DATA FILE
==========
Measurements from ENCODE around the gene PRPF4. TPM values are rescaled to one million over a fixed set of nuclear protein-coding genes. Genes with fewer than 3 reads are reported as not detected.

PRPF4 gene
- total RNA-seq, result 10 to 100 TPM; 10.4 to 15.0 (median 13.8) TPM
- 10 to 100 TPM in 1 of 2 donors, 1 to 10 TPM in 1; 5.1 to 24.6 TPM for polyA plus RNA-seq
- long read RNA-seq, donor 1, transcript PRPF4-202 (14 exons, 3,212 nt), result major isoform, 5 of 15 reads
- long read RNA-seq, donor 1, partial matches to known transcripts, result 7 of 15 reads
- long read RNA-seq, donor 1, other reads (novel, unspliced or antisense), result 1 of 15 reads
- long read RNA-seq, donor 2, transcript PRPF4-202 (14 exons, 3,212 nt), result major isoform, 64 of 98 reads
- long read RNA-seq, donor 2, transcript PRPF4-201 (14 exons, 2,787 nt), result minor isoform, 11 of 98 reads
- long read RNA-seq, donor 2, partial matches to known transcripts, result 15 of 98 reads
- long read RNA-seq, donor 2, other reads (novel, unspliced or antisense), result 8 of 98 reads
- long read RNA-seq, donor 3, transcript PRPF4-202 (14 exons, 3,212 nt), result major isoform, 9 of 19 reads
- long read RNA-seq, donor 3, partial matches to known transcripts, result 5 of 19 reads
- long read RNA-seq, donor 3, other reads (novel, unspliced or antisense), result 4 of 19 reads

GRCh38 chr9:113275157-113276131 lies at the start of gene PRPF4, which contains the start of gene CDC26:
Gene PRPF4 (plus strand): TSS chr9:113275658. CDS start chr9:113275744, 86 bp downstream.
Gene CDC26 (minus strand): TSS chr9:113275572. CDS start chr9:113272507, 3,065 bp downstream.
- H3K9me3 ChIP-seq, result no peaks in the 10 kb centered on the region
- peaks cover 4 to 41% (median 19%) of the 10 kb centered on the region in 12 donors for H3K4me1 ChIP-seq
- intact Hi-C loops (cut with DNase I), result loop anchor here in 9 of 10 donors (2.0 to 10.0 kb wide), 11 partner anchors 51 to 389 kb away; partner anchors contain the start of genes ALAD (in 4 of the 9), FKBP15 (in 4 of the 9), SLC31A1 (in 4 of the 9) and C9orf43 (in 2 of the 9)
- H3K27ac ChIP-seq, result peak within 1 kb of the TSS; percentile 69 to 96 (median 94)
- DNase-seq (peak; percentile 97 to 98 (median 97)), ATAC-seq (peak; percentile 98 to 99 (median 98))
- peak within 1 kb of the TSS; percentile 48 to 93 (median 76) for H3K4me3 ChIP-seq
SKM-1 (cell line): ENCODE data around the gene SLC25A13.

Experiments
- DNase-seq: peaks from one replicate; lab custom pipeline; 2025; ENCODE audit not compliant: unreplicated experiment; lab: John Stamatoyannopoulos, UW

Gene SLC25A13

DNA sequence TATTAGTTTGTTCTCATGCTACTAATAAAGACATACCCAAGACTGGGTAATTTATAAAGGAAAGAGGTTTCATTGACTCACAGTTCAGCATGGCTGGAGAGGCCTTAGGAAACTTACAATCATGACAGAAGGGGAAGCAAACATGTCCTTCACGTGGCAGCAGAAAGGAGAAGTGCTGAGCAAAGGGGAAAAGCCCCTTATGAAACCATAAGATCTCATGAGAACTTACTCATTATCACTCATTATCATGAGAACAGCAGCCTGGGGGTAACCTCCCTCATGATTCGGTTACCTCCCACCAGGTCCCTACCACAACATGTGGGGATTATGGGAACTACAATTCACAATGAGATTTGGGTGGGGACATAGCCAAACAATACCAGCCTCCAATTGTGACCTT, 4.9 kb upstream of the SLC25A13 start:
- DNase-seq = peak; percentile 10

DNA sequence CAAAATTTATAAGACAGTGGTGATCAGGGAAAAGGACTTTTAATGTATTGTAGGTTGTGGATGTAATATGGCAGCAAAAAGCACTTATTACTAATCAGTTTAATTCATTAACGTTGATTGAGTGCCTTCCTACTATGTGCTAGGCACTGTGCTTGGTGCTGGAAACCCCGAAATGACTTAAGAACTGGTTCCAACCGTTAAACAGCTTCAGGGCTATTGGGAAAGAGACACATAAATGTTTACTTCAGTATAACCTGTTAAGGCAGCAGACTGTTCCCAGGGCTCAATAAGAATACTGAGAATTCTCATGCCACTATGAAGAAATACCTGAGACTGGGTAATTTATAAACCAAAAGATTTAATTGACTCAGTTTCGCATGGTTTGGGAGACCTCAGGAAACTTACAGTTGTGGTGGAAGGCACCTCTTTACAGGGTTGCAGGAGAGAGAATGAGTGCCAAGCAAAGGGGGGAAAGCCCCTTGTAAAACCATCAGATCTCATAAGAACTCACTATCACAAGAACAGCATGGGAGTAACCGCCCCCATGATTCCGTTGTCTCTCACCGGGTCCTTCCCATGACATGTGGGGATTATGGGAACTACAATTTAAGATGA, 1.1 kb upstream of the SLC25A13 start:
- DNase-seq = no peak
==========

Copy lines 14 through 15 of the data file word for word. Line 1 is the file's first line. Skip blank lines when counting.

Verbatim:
- long read RNA-seq, donor 3, other reads (novel, unspliced or antisense), result 4 of 19 reads

GRCh38 chr9:113275157-113276131 lies at the start of gene PRPF4, which contains the start of gene CDC26: